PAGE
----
Vienna’s Magdas Hotel celebrated its two-year anniversary this month. Not, perhaps, a noteworthy feat for the average 2.5–star hotel, but this 88-room, independent property achieved an average occupancy of 65 percent this year as an experiment in social business. Part of the Magdas Social Business Group, a subsidiary of the Catholic NGO Caritas International, the Magdas Hotel provides work experience to accredited refugees, who comprise two-thirds of the hotel’s staff.
“Our secondary goal is to see Austria’s hotel business open up to more refugees because it’s an industry here that always lacks employees and we think integrating refugees into hotel staff is a sustainable solution for the hospitality business,” said Gabriela Sonnleitner, CEO of the Magdas Social Business Group.
Magdas’ refugee staff is encouraged to continue their career path at Austrian hotels after two to three years in order to make room for newcomers. To that end, the hotel invests heavily in its human capital. In fact, staff costs are one of the hotel’s greatest operational expenses as new hires complete a yearlong, on-the-job training program that, Sonnleitner explained, results in more staff covering a single shift than would in a typical hotel of the same size. “We have about 1.5 people doing what another hotel would have one person doing, so our staff costs are higher than other hotels,” she said. She added that the business model is viable because the hotel is a non-profit required to make good on its debt and balance budgets. Although the hope is to eventually turn a profit once debt is repaid; yields would be invested back into the business.
Specialty training is also incorporated into each individual’s yearlong program. So that could be a bartending seminar for a barkeep or German or English lessons for those whose language skills need remedial work. All hotel staff is trilingual, speaking a minimum of German, English and their mother tongue.
To source qualified candidates, the hotel works with various Austrian refugee agencies. “This doesn’t mean that they’re fully qualified for the job, but that they are confident to work with the general pubic, that they are open minded, they already have a certain level of German and they have the personality for a service-oriented job. Coordinating with these local agencies is a huge advantage for us,” Sonnleitner said. Exceptions to this rule have included a Syrian refugee who worked in a hotel in Damascus and an Iranian refugee who arrived to Austria a trained electrician. There are also opportunities for promotion at the Magdas, as was the case for one Afghan refugee who started on the nightshift at the front desk and is now an assistant manager.
Spreading the Word
If the unorthodox approach to offering high quality service seems unconvincing, know this: the hotel’s marketing efforts are largely dependent on online guest reviews. “We don’t have the budget for big advertising campaigns, so we have to trust our guests to recommend our hotel and that works quite well for us,” Sonnleitner said. “Take a look at TripAdvisor and you will see lots of positive feedback from our guests.”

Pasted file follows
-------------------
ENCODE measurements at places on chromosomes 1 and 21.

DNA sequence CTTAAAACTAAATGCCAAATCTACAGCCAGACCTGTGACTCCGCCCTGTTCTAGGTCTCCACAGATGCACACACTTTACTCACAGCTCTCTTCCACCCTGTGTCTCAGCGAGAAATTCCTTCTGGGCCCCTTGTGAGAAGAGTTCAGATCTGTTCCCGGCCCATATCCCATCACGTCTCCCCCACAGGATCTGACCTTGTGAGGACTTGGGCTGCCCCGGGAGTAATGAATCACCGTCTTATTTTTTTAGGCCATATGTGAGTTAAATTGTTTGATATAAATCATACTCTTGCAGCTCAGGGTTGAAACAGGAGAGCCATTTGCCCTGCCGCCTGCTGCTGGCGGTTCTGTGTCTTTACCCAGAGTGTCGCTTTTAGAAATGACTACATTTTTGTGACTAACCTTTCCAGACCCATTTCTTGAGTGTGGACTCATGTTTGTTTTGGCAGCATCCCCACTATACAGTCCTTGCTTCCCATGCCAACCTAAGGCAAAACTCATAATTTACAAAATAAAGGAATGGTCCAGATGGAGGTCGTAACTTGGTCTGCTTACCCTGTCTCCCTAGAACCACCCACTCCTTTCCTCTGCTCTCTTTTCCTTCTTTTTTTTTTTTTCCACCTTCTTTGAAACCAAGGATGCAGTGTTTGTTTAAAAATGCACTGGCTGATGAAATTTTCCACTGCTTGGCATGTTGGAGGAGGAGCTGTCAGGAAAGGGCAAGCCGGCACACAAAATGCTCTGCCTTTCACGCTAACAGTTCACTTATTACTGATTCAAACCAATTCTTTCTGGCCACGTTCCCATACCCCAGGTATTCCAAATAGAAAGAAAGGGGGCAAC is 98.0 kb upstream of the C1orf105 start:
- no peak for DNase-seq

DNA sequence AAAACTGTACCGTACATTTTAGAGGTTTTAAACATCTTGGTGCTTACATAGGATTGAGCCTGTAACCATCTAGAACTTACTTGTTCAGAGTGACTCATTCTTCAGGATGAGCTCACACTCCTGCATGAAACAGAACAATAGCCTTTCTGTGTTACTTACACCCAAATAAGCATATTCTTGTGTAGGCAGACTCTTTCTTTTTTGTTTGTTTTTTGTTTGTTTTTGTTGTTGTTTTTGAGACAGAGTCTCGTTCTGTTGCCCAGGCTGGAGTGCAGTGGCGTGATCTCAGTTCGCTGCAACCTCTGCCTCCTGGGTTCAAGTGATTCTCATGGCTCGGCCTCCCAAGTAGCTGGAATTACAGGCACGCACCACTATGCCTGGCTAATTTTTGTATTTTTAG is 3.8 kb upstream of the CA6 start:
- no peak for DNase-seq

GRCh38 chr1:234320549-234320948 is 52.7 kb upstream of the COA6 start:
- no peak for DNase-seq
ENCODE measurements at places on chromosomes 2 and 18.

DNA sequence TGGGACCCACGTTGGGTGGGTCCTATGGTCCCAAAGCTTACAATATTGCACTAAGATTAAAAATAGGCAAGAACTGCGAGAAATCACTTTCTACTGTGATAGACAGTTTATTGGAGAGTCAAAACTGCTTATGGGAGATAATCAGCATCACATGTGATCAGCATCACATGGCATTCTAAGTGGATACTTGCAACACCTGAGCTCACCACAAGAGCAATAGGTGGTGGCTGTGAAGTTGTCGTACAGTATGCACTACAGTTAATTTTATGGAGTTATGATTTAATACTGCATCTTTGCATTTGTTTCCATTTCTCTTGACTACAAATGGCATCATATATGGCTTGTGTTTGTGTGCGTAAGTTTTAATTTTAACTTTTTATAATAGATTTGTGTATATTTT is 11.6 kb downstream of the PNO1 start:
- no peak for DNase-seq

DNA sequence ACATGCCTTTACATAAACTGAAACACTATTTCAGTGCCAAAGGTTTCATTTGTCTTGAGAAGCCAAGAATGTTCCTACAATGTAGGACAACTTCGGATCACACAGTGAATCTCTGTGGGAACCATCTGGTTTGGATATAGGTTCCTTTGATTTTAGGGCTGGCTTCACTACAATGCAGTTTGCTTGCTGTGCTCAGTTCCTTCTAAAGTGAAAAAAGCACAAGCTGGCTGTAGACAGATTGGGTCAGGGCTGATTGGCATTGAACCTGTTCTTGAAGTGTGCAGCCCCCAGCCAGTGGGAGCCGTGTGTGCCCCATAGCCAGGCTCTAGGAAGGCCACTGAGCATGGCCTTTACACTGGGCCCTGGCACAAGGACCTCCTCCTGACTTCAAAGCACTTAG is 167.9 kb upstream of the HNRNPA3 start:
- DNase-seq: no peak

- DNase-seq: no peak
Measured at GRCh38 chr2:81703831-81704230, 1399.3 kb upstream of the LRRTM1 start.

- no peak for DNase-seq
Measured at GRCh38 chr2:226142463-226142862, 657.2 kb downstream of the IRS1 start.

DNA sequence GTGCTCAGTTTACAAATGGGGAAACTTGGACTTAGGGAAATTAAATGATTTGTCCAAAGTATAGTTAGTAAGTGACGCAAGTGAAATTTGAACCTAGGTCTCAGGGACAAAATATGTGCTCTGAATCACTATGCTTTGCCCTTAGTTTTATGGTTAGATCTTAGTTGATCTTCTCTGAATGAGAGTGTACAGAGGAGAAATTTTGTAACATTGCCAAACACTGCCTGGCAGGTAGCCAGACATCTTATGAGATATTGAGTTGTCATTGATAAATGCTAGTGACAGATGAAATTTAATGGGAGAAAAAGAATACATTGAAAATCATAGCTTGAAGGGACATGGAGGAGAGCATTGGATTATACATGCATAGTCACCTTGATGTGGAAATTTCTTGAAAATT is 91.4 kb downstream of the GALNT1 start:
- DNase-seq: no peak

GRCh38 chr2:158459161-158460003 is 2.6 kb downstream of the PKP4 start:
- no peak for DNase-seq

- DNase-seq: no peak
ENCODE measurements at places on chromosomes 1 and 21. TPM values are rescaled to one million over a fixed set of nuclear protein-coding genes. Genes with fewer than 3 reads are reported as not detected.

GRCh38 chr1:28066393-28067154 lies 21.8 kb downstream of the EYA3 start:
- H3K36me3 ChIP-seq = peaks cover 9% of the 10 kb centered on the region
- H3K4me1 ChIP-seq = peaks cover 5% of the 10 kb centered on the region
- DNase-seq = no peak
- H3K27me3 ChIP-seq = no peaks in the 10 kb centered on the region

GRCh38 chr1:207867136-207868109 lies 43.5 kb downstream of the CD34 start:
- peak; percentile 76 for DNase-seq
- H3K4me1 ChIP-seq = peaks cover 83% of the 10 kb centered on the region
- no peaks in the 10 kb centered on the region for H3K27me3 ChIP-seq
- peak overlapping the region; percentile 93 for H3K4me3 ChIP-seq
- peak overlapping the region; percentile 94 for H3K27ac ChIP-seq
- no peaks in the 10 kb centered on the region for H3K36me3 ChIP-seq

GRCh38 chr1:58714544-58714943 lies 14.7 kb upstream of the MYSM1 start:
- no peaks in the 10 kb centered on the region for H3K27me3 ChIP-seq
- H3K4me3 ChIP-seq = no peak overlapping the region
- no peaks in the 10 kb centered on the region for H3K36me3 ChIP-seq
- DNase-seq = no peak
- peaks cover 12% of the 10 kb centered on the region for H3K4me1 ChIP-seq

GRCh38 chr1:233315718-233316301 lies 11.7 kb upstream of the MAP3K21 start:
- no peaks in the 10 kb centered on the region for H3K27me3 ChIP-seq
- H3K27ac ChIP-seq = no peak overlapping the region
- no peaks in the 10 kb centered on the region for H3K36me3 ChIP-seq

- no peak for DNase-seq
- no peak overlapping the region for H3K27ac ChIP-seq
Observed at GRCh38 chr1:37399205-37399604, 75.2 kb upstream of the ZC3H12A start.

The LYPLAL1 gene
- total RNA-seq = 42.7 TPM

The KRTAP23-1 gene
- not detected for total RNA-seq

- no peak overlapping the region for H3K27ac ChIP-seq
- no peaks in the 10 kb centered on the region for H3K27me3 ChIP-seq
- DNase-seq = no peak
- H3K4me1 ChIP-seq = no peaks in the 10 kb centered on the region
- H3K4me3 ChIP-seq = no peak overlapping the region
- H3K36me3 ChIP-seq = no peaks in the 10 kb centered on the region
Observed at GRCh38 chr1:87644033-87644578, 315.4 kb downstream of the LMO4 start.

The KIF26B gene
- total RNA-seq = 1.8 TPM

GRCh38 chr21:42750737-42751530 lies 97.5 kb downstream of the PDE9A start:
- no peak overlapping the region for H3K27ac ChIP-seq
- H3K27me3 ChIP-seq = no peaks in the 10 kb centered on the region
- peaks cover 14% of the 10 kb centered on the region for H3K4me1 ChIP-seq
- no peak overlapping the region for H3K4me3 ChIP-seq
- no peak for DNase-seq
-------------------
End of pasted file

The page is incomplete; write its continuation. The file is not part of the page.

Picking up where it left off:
"Most of the staff at the Magdas Hotel in Vienna, Austria, are refugees. From the receptionists, to the cleaners,... https://t.co/bNtE2iUgEm— I also was a refugee (@IAlsoWasARefuge) February 7, 2017
Yet, guests rave about more than service; the hotel’s upcycle design is also generating buzz. A former retirement home built in the 1970s, the building’s reinvention was financed through crowdfunding and a $1.5-million loan from Caritas. Local architectural firm AllesWirdGut and Wisconsin-based interior designer Daniel Buechel created a “modern vintage” aesthetic. “We didn’t have much money to renovate and no one really trusted in our idea to run a hotel with refugees. So our designers decided to use the building’s old furnishings, which they disassembled to create new desks and night tables,” Sonnleitner said. At the designers’ request, locals also donated old furniture, which now sits in the lobby and some suites. The Federal Ministry of Science, Research and Economy took notice when it awarded the hotel the Austrian National Design Prize last year.
Coming and Going
The hotel's style, coupled with its service, have proven successful with a cross-section of travelers that Sonnleitner describes as everyone apart from people who are looking for pure luxury. Leisure travelers include the original target demographic, Millennials with the time, money and inclination to travel, as well as families and Boomers who are looking for a different hotel experience at an average nightly rate starting at €67. Business travelers working in creative fields or for companies with an emphasis on corporate social responsibility help fill rooms during the week and groups account for 10 percent of the hotel’s business. Corporate businesses also view the hotel as a creative space, so demand for more event space just resulted in the creation of a fourth meeting room.
In the long term, Magdas Social Business Group hopes to franchise the brand in other major European cities. “Europe needs the Magdas concept to integrate refugees, but first we want to further evolve our concept,” Sonnleitner said.